On February 3rd, 1974, shortly before the publication of Flow My Tears, while Dick was recovering from the sodium pentothal he’d received during oral surgery, the doorbell rang. It was a delivery person, a young woman who happened to be wearing a gold icthus (a groovy ’70s Christian fish symbol) on a chain around her neck. Somehow the sight of the fish, plus his mental state at the time, plus the sodium pentothal, added up to a weeks-long flood of visions (Dick saw the Roman world of the Book of Acts stacked “holographically” atop the present), visual hallucinations (“It appeared — in vivid fire, with shining colors and balanced patterns — and released me from every thrall, inner and outer”), and a constant stream of cryptic messages (like “The Buddha is in the park”), often from the radio. Later, having studied Orphic, Gnostic, Zoroastrian, and Buddhist thought, books on brain chemistry, and the Encyclopedia of Philosophy, Dick decided that he’d probably experienced “genetic memories,” or what Plato called anamnesis — the “recollection” of eternal truths. Or something.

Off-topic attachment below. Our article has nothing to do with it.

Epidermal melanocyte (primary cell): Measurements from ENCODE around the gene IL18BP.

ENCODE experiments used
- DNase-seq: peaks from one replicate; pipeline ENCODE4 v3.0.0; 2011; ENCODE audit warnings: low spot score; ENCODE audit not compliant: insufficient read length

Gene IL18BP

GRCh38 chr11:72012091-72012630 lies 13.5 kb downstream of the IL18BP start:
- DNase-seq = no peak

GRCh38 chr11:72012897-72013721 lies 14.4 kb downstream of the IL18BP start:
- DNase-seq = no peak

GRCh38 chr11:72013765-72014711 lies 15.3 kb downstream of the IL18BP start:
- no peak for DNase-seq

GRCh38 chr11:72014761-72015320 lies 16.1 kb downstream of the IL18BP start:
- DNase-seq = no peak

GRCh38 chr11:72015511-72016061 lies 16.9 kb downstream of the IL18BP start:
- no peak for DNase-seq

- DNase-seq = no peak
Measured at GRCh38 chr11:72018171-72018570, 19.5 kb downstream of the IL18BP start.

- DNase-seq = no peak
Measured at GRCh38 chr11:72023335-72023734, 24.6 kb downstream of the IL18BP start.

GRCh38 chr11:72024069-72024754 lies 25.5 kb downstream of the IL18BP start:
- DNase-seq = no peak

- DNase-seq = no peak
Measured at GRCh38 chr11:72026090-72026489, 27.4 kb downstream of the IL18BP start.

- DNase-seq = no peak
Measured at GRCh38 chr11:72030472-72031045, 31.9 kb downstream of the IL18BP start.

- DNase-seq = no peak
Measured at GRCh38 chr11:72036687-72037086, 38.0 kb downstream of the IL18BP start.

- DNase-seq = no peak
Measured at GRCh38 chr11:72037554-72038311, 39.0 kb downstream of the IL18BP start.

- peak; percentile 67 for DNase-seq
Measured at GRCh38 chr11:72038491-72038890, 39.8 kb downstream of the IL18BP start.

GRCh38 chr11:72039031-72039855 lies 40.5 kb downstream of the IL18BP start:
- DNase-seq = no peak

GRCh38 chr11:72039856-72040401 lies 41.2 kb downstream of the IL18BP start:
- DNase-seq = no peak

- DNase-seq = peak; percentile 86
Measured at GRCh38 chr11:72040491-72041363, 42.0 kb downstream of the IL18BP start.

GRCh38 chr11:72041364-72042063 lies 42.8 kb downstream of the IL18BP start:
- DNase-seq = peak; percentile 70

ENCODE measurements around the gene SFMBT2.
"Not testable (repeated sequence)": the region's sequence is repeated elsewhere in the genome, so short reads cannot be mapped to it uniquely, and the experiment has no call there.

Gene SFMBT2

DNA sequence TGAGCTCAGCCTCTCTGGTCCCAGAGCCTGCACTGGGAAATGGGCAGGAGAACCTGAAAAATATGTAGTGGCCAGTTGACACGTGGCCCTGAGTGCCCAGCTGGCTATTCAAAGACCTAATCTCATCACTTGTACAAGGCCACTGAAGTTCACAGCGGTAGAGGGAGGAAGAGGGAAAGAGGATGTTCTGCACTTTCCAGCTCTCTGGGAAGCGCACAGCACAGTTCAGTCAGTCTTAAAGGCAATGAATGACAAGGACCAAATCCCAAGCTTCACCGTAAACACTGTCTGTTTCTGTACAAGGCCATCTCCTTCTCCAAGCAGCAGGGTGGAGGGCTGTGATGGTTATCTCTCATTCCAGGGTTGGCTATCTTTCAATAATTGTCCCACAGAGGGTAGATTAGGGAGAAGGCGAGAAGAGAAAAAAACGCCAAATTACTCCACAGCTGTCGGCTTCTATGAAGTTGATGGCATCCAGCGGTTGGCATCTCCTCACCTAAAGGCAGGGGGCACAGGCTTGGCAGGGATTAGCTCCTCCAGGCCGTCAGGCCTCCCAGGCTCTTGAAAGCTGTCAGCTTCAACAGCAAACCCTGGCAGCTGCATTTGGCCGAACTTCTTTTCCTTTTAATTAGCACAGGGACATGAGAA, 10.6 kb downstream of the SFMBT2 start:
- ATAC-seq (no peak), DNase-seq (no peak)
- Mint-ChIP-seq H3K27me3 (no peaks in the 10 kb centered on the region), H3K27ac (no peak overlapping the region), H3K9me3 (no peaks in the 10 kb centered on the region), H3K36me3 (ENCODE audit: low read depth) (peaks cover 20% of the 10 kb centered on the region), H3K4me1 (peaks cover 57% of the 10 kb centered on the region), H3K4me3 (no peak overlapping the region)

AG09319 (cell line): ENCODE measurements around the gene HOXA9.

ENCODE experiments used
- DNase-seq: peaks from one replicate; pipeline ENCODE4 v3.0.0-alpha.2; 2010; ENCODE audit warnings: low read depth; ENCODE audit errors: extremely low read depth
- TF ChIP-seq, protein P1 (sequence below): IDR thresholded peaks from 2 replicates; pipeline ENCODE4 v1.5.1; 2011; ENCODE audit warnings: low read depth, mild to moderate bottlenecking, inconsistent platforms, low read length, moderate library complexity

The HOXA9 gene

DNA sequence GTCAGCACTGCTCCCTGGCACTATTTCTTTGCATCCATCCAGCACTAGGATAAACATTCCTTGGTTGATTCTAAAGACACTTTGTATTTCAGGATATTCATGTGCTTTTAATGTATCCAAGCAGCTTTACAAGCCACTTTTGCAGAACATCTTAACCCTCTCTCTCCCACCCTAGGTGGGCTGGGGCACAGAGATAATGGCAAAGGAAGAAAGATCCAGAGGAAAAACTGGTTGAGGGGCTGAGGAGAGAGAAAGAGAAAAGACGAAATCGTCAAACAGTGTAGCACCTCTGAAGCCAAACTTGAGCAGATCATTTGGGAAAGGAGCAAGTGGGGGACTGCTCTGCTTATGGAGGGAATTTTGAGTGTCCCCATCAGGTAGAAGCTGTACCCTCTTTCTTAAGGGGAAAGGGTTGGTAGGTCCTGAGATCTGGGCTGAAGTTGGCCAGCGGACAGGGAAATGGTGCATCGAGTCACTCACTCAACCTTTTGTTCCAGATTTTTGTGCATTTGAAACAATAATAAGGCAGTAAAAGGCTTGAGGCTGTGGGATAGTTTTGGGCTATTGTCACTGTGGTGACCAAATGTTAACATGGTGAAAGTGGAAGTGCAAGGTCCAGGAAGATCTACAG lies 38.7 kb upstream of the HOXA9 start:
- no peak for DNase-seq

After these experiences, as he noted in his Exegesis (a lengthy, handwritten journal devoted to theorizing about the events of “2-3-74″), he realized that the world really was “cardboard, a fake,” and that it was his duty to take on “in battle, as a champion of all human spirits in thrall, every evil, every Iron Imprisoning Thing.” Of course, as with his earlier paranoia about government surveillance, Dick also made fun of his own convictions: Although often frantic and miserable, the Exegesis has its amusing, self-parodistic moments: such as the essay in it entitled, in the voice of Ubik, “The Ultra Hidden (Cryptic) Doctrine: The Secret Meaning of the Great Systems of Theosophy of the World, Openly Revealed for the First Time.” Still not funny to Dick, however, was his fear of authority; in fact, he began to inform on his sf colleagues, accusing them of being part of a Communist conspiracy — led by Stanislaw Lem, his great admirer — to kidnap him. Typically, although he mailed some of these letters to the FBI (they were ignored), he put others in a trashcan behind his house, assuming that whomever was watching him would deliver them.
The life and times and thought of Phillip K. Dick.